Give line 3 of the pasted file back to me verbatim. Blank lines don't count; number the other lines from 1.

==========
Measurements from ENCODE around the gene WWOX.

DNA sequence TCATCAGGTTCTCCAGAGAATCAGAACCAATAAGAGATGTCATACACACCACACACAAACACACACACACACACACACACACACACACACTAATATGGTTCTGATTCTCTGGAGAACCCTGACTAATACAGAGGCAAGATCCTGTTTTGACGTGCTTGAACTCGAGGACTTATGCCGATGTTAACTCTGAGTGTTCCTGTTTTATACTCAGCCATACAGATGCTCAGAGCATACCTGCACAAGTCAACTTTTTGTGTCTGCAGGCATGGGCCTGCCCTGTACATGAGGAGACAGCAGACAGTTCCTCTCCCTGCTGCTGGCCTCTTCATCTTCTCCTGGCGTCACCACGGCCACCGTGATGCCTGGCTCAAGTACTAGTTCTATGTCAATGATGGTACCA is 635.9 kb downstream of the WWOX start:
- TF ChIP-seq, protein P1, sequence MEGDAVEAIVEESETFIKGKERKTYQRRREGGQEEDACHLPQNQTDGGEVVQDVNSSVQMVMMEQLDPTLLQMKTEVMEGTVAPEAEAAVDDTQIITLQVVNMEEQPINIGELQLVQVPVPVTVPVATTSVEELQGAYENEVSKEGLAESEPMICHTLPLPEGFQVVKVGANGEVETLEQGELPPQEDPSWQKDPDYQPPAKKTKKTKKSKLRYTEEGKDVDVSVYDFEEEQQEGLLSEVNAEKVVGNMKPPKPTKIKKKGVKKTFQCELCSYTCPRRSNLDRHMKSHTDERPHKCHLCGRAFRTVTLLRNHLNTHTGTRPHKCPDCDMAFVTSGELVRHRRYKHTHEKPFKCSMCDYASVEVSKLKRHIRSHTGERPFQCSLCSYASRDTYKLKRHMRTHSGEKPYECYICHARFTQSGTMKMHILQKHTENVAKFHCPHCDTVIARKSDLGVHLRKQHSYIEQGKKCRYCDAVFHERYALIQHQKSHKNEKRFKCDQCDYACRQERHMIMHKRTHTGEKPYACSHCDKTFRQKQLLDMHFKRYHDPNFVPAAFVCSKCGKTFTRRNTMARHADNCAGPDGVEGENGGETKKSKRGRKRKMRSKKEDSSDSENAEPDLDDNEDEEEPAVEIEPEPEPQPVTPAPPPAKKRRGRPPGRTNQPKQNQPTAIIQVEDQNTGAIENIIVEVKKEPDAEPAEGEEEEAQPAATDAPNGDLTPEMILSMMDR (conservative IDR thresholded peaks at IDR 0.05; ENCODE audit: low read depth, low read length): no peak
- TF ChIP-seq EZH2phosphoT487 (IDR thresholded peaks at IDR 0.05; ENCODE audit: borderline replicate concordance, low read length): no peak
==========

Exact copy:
- TF ChIP-seq, protein P1, sequence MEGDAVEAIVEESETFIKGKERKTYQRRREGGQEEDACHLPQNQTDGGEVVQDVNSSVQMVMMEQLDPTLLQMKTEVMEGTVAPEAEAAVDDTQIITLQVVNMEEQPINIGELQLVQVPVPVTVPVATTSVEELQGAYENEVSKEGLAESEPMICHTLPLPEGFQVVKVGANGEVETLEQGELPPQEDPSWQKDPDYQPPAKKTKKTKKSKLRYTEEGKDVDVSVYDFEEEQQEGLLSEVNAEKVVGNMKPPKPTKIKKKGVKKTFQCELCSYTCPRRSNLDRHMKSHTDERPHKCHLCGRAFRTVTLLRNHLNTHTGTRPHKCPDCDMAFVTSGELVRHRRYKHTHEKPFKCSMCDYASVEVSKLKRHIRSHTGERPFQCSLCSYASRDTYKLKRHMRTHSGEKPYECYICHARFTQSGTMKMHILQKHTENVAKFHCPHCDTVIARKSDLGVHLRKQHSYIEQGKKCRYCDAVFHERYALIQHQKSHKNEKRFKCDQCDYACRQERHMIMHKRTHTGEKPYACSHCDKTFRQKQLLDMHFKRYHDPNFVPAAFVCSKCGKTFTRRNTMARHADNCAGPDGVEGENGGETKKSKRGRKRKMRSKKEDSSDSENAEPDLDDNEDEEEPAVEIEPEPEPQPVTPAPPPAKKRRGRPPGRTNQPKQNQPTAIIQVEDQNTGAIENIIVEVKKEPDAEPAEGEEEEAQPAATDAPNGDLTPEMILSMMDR (conservative IDR thresholded peaks at IDR 0.05; ENCODE audit: low read depth, low read length): no peak